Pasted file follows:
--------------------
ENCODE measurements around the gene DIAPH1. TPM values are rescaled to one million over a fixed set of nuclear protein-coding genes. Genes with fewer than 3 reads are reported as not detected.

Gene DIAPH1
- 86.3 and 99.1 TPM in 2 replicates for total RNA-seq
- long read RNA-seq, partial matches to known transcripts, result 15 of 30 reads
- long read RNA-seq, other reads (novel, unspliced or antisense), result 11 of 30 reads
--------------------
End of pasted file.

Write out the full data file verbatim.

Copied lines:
ENCODE measurements around the gene DIAPH1. TPM values are rescaled to one million over a fixed set of nuclear protein-coding genes. Genes with fewer than 3 reads are reported as not detected.

Gene DIAPH1
- 86.3 and 99.1 TPM in 2 replicates for total RNA-seq
- long read RNA-seq, partial matches to known transcripts, result 15 of 30 reads
- long read RNA-seq, other reads (novel, unspliced or antisense), result 11 of 30 reads